Among the high Democratic registration numbers, there are disgruntled Democrats, particularly about the illegals. Cox has a chance, and in the Age of Trump, there can be surprises.
Here's another thing: Newsom is no prize. He seems to have an enthusiasm deficit, given that only "hundreds" showed up to his victory party. Matt Drudge is already running unflattering pictures of him on his front page, and he looks like a wimp. Newsom started his campaign early, and apparently that was his only advantage.
Senate: Looks as though it will be Dianne Feinstein and extreme leftist Kevin de León. It probably was a case of Republicans wanting to keep de León at bay, given that he's another part of the extreme-left California statehouse machine. Republicans for a long time have been sighing and voting Feinstein, and they probably did it this time, too. Silver lining: A total unknown Republican named James Bradley, with supposedly no chance to win, did place a very close third to de León. I know I never heard of him, and I had several Republicans to choose from on the ballot. That Bradley did as well as he did does show strength.
Ed Royce's seat, Orange County: Young Kim, a Korean-American Republican endorsed by the retiring Royce, a popular congressman nobody wanted to see go, handily took the first spot. Yes, indeed, there is an Asian wave, and much to Democrats' surprise, it's led by Republicans, just as I suspected.
Devin Nunes: Beat his challenger Andrew Janz, a political novice, handily on the tallies and will face him again in November. With numbers like his, so much for the canard that Nunes is no longer in a safe seat, as cognoscenti such as Larry Sabato forecasted.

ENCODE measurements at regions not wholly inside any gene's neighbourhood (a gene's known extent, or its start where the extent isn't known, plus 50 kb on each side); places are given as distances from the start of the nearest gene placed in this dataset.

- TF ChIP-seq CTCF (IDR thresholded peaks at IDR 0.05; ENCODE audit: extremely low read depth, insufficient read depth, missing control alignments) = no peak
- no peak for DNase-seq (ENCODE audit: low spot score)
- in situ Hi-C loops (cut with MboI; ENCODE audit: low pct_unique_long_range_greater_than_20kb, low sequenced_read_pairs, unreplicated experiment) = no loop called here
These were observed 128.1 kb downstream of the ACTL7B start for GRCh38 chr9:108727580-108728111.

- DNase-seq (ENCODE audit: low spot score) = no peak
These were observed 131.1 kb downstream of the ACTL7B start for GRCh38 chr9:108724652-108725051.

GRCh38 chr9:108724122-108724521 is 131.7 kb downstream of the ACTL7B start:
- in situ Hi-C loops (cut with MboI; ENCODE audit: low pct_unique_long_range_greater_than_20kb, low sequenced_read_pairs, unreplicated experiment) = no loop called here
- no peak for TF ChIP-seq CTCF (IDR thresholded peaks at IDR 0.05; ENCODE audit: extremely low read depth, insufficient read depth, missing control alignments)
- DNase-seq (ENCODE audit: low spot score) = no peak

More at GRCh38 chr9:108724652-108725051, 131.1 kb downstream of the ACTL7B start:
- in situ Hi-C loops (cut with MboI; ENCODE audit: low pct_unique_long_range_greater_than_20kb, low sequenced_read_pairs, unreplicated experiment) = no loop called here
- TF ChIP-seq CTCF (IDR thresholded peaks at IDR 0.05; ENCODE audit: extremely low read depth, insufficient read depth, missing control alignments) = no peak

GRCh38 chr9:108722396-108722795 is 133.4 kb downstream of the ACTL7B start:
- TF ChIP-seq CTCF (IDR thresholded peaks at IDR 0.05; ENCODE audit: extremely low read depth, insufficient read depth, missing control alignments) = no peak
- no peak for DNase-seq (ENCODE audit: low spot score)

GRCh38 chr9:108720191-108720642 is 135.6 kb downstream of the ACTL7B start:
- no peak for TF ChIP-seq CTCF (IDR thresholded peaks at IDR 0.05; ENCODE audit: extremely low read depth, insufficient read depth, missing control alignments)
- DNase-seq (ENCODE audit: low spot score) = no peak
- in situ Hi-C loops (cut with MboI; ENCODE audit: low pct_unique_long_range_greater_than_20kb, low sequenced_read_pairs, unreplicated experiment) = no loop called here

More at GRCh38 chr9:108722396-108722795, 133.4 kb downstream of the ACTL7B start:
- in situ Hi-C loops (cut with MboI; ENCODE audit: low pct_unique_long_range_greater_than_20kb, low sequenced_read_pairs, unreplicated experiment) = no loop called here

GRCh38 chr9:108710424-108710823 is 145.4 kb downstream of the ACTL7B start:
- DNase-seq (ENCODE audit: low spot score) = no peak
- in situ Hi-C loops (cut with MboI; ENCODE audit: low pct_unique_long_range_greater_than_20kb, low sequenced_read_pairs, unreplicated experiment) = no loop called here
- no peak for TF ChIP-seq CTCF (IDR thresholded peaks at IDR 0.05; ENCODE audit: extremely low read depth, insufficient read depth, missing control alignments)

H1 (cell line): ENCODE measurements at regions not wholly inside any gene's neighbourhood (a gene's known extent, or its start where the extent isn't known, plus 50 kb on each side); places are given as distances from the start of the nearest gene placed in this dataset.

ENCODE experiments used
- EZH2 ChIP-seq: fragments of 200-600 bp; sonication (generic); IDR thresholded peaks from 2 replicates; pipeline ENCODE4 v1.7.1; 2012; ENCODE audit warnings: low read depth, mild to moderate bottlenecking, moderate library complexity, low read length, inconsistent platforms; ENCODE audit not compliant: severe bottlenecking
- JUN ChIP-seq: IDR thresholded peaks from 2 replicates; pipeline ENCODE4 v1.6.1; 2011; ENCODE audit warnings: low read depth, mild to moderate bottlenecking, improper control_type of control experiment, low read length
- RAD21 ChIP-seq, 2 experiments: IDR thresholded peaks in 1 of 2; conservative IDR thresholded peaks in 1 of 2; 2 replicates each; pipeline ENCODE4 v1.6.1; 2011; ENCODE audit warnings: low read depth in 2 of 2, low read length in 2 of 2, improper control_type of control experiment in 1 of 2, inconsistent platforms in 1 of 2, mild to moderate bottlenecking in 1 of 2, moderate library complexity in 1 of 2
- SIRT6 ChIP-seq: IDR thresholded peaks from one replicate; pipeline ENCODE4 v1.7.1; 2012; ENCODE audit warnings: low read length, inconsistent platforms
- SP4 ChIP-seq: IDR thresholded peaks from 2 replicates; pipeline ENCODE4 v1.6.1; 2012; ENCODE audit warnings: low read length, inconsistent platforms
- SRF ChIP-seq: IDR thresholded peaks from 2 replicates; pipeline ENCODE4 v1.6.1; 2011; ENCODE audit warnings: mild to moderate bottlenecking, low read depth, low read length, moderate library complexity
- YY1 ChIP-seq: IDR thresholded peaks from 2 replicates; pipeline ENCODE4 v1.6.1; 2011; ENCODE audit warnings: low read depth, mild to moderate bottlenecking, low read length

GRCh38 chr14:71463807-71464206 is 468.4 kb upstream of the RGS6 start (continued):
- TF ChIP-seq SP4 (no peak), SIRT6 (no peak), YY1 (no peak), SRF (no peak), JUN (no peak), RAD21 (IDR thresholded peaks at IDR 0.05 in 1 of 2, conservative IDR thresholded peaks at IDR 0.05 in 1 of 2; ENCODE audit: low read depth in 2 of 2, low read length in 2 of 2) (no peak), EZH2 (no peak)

Dana Rohrabacher's seat: Dana, of course, by a huge margin. Voters love the guy. Surfin' congressman, can't beat it. Two Democratic unknowns split the ballot, with half each of what Rohrabacher got. He will have a fight on his hands if the Dems unite, but cripes, he's done so well, why are voters going to change?
Darryl Issa's seat, San Diego County: Lots of obnoxious characters in this one, with saturation advertising. Neither of the top two culprits, Sarah Jacobs and Paul Kerr, made it. They were the Democratic Party's darlings, with all the loud, noisy endorsements. Voters rejected that. Instead, it was an unknown lefty lawyer named Mike Levin who took the second slot, despite Jacobs trying to convince voters she too is a left-wing extremist in her ads. Voters who want that will go for a left-wing lawyer every time, not a novice with Daddy's cash. And in the first place? In this district everyone said was a goner in the blue wave quest? Republican Diane Harkey, someone I have never heard of, but hey, Year of the Woman, right, Democrats?
Image credit: J.D. Lasica via Flickr, Creative Commons BY-SA 2.0.